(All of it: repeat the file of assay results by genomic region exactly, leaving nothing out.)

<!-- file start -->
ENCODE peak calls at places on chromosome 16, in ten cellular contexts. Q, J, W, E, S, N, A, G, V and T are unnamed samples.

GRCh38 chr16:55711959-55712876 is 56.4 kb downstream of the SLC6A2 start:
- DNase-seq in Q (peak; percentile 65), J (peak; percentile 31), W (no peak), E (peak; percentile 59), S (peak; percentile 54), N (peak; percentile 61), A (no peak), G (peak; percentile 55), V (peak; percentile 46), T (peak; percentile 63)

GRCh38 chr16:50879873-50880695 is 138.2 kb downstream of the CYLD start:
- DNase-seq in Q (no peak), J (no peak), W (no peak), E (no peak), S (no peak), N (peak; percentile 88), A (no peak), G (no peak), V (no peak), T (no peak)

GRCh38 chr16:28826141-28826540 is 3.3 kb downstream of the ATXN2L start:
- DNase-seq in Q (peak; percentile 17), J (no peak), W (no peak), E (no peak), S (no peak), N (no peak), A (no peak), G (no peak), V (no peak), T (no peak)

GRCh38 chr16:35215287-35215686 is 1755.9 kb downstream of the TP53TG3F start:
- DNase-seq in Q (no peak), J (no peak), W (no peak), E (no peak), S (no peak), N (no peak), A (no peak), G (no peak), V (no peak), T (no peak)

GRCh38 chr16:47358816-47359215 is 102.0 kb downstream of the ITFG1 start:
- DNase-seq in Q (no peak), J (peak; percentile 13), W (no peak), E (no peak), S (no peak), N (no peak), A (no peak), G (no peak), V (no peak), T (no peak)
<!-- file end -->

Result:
ENCODE peak calls at places on chromosome 16, in ten cellular contexts. Q, J, W, E, S, N, A, G, V and T are unnamed samples.

GRCh38 chr16:55711959-55712876 is 56.4 kb downstream of the SLC6A2 start:
- DNase-seq in Q (peak; percentile 65), J (peak; percentile 31), W (no peak), E (peak; percentile 59), S (peak; percentile 54), N (peak; percentile 61), A (no peak), G (peak; percentile 55), V (peak; percentile 46), T (peak; percentile 63)

GRCh38 chr16:50879873-50880695 is 138.2 kb downstream of the CYLD start:
- DNase-seq in Q (no peak), J (no peak), W (no peak), E (no peak), S (no peak), N (peak; percentile 88), A (no peak), G (no peak), V (no peak), T (no peak)

GRCh38 chr16:28826141-28826540 is 3.3 kb downstream of the ATXN2L start:
- DNase-seq in Q (peak; percentile 17), J (no peak), W (no peak), E (no peak), S (no peak), N (no peak), A (no peak), G (no peak), V (no peak), T (no peak)

GRCh38 chr16:35215287-35215686 is 1755.9 kb downstream of the TP53TG3F start:
- DNase-seq in Q (no peak), J (no peak), W (no peak), E (no peak), S (no peak), N (no peak), A (no peak), G (no peak), V (no peak), T (no peak)

GRCh38 chr16:47358816-47359215 is 102.0 kb downstream of the ITFG1 start:
- DNase-seq in Q (no peak), J (peak; percentile 13), W (no peak), E (no peak), S (no peak), N (no peak), A (no peak), G (no peak), V (no peak), T (no peak)